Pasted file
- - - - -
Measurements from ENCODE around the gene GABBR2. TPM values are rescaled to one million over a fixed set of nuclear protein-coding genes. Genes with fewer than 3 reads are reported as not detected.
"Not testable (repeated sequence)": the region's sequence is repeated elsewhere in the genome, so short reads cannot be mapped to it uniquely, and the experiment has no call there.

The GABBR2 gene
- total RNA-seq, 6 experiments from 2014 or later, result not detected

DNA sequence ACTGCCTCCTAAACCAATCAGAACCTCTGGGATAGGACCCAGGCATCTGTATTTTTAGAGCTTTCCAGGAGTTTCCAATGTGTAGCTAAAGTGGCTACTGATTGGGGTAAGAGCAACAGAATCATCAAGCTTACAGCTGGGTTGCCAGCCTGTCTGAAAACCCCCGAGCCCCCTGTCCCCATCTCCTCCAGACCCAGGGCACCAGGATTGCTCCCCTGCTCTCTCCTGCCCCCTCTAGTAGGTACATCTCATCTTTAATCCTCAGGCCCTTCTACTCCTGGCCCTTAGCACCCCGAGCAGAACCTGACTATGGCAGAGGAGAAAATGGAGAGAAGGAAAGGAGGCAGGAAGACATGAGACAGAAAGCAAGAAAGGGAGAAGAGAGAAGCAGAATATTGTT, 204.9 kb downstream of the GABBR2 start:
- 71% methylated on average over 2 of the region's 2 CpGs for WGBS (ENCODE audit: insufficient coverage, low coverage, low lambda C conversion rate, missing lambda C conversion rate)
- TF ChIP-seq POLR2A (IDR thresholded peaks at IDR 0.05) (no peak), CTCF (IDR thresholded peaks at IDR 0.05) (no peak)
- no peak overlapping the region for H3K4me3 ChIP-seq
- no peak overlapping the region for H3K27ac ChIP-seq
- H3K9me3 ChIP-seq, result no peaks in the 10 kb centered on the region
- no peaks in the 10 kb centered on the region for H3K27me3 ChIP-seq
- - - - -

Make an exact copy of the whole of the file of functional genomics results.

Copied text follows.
Measurements from ENCODE around the gene GABBR2. TPM values are rescaled to one million over a fixed set of nuclear protein-coding genes. Genes with fewer than 3 reads are reported as not detected.
"Not testable (repeated sequence)": the region's sequence is repeated elsewhere in the genome, so short reads cannot be mapped to it uniquely, and the experiment has no call there.

The GABBR2 gene
- total RNA-seq, 6 experiments from 2014 or later, result not detected

DNA sequence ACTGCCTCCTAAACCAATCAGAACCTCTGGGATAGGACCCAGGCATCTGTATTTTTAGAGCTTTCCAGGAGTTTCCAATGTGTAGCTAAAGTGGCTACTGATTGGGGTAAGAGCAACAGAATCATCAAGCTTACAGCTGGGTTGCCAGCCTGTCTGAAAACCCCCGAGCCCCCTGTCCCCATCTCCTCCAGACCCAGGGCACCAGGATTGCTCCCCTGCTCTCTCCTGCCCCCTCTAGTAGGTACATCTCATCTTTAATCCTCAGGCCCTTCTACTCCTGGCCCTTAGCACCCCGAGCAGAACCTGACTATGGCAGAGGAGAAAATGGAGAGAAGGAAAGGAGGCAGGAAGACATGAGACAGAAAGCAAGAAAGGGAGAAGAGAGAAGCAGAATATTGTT, 204.9 kb downstream of the GABBR2 start:
- 71% methylated on average over 2 of the region's 2 CpGs for WGBS (ENCODE audit: insufficient coverage, low coverage, low lambda C conversion rate, missing lambda C conversion rate)
- TF ChIP-seq POLR2A (IDR thresholded peaks at IDR 0.05) (no peak), CTCF (IDR thresholded peaks at IDR 0.05) (no peak)
- no peak overlapping the region for H3K4me3 ChIP-seq
- no peak overlapping the region for H3K27ac ChIP-seq
- H3K9me3 ChIP-seq, result no peaks in the 10 kb centered on the region
- no peaks in the 10 kb centered on the region for H3K27me3 ChIP-seq